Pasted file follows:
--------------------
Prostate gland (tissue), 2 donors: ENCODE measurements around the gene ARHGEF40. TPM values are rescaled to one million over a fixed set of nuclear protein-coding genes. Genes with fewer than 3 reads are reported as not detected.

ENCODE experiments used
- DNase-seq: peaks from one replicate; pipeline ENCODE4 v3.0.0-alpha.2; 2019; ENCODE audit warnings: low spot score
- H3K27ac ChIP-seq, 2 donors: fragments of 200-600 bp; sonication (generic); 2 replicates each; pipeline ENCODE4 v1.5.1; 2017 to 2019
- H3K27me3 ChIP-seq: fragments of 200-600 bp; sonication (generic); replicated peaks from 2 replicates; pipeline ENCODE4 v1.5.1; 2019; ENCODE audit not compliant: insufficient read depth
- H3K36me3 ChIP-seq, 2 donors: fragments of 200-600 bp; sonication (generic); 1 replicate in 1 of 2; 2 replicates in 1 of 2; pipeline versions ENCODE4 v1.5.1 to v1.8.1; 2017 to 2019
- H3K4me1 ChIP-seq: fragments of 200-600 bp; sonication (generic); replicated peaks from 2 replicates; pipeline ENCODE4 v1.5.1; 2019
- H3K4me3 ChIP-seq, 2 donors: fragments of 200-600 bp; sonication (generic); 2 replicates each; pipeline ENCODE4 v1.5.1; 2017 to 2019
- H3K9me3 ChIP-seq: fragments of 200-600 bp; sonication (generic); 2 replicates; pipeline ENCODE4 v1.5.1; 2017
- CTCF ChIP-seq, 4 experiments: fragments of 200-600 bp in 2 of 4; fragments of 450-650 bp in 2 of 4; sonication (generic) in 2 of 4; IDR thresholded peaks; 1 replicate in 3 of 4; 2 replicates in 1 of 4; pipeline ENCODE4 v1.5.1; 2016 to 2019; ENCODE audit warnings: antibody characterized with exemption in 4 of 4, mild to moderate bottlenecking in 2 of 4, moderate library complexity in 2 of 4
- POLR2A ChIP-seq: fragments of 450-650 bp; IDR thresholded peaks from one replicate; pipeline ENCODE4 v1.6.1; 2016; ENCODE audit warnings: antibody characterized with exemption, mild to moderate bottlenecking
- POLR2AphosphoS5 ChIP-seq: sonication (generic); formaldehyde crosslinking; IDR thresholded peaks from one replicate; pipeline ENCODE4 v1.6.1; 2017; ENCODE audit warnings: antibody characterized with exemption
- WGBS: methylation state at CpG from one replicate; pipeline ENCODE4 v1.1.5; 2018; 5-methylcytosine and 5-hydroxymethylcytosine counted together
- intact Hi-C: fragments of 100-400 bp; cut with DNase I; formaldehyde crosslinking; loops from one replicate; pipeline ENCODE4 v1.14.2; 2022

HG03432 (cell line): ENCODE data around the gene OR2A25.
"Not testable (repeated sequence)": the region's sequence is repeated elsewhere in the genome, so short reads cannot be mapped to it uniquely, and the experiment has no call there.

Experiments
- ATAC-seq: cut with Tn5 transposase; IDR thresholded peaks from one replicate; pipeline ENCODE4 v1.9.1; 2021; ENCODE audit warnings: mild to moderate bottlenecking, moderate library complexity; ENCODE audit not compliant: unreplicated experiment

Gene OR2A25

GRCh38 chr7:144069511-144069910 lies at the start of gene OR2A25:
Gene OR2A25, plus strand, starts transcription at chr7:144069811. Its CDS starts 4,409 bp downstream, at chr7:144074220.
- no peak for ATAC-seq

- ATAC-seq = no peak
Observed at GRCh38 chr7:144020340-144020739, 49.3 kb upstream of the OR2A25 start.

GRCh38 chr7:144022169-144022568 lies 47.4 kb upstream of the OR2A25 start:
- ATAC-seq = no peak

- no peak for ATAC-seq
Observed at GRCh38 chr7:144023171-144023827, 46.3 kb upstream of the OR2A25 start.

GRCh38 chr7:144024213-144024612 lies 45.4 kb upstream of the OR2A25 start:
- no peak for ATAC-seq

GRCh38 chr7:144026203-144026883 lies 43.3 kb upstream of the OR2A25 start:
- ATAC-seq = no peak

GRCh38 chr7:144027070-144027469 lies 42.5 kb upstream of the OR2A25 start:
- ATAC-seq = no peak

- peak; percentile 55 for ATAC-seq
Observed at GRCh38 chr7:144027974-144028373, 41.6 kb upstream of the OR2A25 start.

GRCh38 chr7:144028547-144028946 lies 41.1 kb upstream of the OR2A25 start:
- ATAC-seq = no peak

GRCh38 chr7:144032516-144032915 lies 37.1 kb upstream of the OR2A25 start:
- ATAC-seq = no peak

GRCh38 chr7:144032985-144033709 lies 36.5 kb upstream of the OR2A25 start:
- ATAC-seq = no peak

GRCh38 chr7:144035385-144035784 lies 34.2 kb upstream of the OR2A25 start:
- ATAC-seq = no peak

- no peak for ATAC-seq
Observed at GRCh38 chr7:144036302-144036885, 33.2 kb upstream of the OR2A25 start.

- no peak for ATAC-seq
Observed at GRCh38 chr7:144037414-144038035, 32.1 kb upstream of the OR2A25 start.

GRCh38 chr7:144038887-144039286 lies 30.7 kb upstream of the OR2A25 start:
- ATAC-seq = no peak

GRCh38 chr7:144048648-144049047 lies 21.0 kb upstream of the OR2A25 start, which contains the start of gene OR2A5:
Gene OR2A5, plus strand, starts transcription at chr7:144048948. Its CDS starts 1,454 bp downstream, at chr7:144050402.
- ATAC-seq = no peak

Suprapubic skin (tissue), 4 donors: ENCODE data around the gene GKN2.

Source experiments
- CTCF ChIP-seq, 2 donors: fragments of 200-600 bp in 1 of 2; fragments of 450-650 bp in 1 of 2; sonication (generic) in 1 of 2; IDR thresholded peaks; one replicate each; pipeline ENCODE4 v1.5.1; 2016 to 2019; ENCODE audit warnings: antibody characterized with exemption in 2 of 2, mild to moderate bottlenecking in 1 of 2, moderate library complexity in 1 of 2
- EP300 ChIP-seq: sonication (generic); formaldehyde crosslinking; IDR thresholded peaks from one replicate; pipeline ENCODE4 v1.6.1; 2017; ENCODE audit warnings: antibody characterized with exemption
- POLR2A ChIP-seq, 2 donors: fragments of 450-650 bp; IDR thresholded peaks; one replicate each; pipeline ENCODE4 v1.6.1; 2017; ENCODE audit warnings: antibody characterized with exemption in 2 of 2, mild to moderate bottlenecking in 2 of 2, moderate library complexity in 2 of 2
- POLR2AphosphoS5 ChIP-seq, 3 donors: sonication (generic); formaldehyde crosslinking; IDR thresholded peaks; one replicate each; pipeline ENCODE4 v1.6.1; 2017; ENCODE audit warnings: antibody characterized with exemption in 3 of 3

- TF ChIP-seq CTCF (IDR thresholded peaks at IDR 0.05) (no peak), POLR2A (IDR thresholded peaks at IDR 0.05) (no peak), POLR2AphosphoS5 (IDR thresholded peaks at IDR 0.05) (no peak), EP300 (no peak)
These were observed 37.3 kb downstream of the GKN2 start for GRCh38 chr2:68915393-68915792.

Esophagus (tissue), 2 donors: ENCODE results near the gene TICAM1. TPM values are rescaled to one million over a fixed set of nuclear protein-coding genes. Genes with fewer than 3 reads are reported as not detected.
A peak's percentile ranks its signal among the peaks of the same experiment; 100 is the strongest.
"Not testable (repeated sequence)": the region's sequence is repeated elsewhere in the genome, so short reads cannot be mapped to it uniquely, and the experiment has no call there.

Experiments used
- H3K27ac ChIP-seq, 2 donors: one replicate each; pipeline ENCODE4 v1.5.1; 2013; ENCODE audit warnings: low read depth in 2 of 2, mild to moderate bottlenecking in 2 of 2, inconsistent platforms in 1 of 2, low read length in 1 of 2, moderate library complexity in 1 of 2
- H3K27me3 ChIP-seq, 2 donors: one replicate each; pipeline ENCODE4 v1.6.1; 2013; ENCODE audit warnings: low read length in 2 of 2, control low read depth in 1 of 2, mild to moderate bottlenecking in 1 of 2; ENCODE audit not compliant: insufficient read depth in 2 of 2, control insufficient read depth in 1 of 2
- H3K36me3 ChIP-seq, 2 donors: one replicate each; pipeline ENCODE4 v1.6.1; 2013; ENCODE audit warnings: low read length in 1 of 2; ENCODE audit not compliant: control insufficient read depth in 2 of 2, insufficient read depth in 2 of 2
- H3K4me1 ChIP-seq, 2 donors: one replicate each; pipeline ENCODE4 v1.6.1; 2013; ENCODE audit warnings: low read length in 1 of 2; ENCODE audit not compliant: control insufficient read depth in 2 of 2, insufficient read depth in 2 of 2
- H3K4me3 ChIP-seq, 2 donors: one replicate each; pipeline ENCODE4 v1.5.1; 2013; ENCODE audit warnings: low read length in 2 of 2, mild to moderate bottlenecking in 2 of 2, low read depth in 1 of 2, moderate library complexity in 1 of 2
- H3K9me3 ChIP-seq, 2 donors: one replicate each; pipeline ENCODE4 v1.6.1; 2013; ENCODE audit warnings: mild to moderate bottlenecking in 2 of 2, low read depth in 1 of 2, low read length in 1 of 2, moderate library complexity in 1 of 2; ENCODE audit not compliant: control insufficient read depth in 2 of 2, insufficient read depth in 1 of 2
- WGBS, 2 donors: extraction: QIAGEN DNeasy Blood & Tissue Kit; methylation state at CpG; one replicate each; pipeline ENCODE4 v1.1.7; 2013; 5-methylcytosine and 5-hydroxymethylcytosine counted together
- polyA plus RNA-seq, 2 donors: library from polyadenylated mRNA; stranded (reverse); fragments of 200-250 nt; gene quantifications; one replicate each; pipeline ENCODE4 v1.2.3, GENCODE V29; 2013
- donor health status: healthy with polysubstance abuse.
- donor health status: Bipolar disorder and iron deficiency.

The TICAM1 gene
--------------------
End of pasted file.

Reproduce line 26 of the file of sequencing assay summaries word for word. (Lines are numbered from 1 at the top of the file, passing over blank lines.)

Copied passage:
- ATAC-seq = no peak